On Tuesday, Kingston City Council voted to accept the three-year Municipal Energy Study released in June as the basis for future climate plans. One of the standouts of the study was a the city’s commitment to the electrification of transportation in Kingston.
With a budget of $750,000, the city will install 50 charging units in 21 different locations on city property beginning in August, says Paul Maclatchy, environment director for the city.
The majority of the new charging stations will be no-fee Level 2 stations, which can charge a vehicle in three to six hours. There will also be two pay-to-use Level 3 fast-charging stations, which can charge a vehicle as quickly as 30 minutes.
Although the stations are meant to be taxpayer-funded, Maclatchy said the city will hopefully be relying on federal funding to offset the cost.
According to the city’s Municipal Energy Study, the federal government is investing $16.4 million to increase access to electric vehicle fast-charging units. Maclatchy said that the city has applied for grant-funding from the federal government for the two planned fast-charging stations. He said they will find out some time this summer if Kingston will receive the grant.
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On top of the city installations, in February 2019, Queen’s University will begin installing 62 new electric charging stations around campus, all developed and funded by the Tesla Destination Charging Program.
Kingston currently has eight privately owned charging stations, five of which are owned by Tesla, which only service Tesla cars. The new Queen’s Tesla charging stations will be available for all makes and models of vehicles and will also be free to use.
The move to install the large number of charging stations in Kingston is an important step in the city’s commitment to reducing its carbon footprint, says Maclatchy.
“We’ve known for some time the use of gas and diesel amounts to 30 per cent of the city’s carbon footprint.”
Maclatchy pointed to Kingston’s Climate Action Plan, which set goals in 2014, to reduce emissions by 15 per cent by 2020, and 30 per cent by 2030. The city believes an efficient way to make a dent in its emissions is by promoting electrification of transportation.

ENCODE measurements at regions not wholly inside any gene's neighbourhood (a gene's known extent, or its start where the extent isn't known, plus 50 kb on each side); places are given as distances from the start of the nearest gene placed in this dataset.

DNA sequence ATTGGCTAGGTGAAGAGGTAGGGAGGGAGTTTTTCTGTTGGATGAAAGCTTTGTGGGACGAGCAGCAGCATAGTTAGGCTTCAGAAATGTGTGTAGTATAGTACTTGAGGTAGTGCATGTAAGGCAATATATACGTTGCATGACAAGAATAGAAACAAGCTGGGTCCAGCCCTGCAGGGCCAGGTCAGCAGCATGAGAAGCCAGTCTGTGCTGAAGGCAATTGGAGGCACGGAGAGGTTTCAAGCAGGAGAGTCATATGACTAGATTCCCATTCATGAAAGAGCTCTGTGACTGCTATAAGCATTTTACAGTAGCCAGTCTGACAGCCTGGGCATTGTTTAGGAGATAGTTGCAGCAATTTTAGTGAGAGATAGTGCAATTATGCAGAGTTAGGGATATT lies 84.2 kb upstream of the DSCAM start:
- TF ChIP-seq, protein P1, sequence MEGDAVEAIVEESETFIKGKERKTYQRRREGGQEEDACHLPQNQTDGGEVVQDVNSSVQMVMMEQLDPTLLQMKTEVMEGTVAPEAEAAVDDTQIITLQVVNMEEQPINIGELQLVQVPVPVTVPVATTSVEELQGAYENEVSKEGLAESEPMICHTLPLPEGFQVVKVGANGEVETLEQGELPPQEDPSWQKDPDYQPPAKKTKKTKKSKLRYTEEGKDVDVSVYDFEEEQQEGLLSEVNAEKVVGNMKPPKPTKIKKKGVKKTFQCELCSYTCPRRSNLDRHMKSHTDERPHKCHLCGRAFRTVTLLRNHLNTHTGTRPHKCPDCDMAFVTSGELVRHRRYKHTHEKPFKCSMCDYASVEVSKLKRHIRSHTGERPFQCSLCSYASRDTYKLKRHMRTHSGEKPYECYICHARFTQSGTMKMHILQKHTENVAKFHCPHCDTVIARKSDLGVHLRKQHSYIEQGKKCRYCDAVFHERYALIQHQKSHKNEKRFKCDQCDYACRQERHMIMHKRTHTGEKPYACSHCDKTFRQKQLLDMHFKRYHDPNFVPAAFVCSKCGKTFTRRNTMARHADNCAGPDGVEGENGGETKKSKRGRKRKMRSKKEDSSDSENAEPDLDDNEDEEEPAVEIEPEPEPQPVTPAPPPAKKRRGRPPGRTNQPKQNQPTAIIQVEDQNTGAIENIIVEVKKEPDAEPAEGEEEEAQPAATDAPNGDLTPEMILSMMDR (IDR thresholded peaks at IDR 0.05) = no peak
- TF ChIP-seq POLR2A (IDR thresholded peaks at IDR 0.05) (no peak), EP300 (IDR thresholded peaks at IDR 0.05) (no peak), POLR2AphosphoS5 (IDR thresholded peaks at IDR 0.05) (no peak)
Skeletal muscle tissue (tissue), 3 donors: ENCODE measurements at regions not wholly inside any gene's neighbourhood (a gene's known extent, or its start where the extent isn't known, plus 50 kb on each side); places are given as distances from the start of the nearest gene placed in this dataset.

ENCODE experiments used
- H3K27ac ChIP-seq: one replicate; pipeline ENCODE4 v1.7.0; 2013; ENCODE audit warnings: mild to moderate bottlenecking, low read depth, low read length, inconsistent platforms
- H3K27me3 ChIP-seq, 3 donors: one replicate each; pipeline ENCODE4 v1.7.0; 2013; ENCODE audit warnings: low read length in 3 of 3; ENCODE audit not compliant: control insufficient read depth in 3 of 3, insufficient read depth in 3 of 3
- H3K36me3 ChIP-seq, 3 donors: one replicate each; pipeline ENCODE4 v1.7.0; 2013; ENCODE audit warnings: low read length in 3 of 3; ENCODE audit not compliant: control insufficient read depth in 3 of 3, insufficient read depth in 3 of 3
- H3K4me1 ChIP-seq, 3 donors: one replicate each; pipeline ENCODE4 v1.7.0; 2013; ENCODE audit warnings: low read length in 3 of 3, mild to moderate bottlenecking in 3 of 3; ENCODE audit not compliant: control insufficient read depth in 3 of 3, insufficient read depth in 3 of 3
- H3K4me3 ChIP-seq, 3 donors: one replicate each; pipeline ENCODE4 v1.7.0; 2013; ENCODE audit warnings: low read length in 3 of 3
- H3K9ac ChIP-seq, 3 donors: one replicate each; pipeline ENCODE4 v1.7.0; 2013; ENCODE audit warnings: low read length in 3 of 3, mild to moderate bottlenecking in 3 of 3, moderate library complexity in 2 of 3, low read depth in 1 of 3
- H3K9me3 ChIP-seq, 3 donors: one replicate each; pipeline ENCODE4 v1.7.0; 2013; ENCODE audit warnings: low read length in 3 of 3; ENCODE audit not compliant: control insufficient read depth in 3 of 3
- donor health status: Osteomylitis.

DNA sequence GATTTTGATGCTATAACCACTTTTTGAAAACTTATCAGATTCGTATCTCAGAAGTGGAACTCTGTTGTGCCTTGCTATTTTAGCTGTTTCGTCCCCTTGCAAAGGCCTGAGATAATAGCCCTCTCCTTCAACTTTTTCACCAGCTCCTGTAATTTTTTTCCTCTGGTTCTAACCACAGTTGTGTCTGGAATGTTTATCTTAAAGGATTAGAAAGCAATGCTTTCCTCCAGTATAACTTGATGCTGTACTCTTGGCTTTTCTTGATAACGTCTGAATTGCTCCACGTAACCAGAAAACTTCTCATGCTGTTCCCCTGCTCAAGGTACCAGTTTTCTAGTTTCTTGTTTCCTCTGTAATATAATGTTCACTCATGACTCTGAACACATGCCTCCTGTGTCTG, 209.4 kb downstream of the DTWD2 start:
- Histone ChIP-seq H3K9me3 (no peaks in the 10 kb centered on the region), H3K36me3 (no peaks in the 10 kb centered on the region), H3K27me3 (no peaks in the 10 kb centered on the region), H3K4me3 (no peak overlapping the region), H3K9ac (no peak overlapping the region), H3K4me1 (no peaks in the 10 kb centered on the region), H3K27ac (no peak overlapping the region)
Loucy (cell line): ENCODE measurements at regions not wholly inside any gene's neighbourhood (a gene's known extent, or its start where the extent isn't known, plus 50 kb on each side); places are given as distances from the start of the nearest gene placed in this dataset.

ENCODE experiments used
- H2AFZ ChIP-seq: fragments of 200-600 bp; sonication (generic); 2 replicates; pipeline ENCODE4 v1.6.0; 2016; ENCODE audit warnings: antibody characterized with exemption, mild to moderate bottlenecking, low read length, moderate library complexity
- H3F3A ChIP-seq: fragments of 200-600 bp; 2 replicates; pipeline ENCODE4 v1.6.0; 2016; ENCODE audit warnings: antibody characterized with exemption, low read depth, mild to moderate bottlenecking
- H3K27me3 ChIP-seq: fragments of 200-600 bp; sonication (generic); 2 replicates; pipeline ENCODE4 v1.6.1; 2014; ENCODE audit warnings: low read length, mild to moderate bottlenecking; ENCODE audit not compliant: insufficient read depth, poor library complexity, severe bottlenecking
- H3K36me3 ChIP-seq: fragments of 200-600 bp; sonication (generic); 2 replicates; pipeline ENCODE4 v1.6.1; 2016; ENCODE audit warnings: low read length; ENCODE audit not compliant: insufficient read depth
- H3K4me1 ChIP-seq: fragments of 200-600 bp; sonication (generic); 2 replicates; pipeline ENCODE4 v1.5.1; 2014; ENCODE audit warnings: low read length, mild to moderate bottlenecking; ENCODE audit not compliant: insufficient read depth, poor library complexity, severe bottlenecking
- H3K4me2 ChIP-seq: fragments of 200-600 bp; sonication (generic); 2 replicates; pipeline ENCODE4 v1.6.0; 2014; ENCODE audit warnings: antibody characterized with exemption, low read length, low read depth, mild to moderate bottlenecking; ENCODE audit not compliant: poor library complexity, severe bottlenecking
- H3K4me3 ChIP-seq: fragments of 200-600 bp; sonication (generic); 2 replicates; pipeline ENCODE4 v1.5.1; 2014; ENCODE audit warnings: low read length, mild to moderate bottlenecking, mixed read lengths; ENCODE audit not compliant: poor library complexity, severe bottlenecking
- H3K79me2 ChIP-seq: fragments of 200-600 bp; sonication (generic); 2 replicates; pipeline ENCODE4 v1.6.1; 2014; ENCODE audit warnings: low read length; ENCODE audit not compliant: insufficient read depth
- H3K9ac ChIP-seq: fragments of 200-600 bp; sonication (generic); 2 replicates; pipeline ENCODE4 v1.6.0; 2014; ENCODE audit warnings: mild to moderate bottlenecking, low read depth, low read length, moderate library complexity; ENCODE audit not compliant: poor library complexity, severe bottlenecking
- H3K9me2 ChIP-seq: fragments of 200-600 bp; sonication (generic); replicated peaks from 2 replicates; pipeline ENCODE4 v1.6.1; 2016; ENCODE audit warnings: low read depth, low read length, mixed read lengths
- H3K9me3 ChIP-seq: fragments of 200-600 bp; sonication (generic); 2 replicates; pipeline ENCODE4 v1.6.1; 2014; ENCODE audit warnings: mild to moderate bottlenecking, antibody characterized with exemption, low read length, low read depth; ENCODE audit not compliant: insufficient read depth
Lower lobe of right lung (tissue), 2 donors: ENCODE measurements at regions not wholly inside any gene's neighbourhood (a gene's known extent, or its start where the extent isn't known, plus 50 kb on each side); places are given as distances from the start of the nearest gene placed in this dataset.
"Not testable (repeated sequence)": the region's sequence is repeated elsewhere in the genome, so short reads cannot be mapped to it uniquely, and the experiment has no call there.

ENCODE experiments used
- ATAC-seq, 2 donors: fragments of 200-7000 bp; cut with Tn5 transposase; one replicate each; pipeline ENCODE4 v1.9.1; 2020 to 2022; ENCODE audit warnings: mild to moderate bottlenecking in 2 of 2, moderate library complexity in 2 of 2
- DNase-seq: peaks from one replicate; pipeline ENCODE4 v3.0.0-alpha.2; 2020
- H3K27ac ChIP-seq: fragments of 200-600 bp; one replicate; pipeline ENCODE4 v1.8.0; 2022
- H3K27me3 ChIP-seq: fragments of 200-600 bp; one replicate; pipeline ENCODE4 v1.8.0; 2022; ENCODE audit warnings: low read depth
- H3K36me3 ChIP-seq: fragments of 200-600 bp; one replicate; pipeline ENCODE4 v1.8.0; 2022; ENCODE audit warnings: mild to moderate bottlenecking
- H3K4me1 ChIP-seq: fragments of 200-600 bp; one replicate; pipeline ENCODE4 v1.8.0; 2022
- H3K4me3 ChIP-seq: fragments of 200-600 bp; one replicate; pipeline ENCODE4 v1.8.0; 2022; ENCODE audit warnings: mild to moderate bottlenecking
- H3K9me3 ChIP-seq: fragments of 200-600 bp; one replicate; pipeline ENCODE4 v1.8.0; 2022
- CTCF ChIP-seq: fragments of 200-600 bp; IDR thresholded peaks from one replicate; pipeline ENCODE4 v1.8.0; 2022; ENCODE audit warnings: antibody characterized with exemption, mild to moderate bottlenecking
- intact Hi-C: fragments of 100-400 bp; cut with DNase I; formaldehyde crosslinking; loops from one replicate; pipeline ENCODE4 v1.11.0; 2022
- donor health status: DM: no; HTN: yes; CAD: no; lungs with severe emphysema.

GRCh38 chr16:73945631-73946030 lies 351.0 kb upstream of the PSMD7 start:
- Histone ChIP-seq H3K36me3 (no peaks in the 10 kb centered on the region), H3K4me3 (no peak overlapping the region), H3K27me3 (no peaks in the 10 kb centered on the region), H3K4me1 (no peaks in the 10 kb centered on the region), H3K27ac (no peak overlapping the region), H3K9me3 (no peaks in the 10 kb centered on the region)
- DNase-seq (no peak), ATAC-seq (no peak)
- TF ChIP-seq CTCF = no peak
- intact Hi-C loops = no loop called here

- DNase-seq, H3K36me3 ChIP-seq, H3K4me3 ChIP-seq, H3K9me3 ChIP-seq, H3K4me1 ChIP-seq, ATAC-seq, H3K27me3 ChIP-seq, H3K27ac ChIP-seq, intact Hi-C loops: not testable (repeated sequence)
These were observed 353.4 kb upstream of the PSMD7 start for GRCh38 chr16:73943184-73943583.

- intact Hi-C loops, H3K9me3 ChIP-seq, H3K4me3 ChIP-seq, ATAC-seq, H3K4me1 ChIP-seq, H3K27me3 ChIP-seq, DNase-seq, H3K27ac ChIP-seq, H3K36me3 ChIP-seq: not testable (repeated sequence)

According to Iris Spitz, office manager at Plug’n Drive, Kingston is ahead of the curve.
“When compared to other university-based municipalities of a similar size, Kingston is tracking well ahead in terms of public charging per capita.”
The city had also already taken strides with its commitment to electrifying its public transportation, with the addition of five electric vehicles to its fleet.
There are plans to electrify buses in the future, although Maclatchy said there is no real timeline for that endeavour.
“The capital budget required to do it is pretty large,” said Maclatchy.
For now, the focus of the city’s funding will be on these charging stations, and the hope that their installation will bring more electric cars to the city.
But availability of electric cars is an issue. Only one type of electric car is available for sale in Kingston, the Nissan Leaf.
Also, demand for the charging stations may be slightly overblown, considering The Ontario Ministry of Transportation recorded only 52 electric cars in Kingston in 2017.
Since 2010, the Ontario provincial government has offered provincial incentives for residents who want to buy electric cars, including rebate programs that lower the cost.
According to Bob Nichols, senior media liaison officer at the Ontario Ministry of Transportation, provincial incentives have supported the purchase of almost 17,000 electric vehicles since July 2010.
It is unclear whether a new provincial government headed by Doug Ford, who has promised to cut provincial spending, will affect these incentives.
Nevertheless, Maclatchy is hoping to see the number of electric cars in Kingston jump in 2018, when he says one of the biggest impediments to buying them will be eliminated.
“Range anxiety” refers to the fear that electric cars will not have enough juice to get to where people need them to go. Maclatchy says most drivers in Kingston don’t drive farther than 40 kilometres a day, so the ubiquity of the stations will allow Kingstonians to travel without anxiety.
Another anticipated obstacle is educating the public about the benefits of electric cars.
Not only are electric cars a way of reducing emissions, says Maclatchy, the cost of driving one is much lower than a petroleum-fueled car. Maclatchy says that paying for hydro for electric cars would be the equivalent of paying 20 cents per litre in traditional fuel mileage. There’s also the added benefit of not paying for oil changes or tune ups.
These are things that the city plans to highlight in concentrated media campaigns, along with Sustainable Kingston and Plug ‘N Drive, when they roll out the stations in August.
Although they have already started to get the word out over social media.
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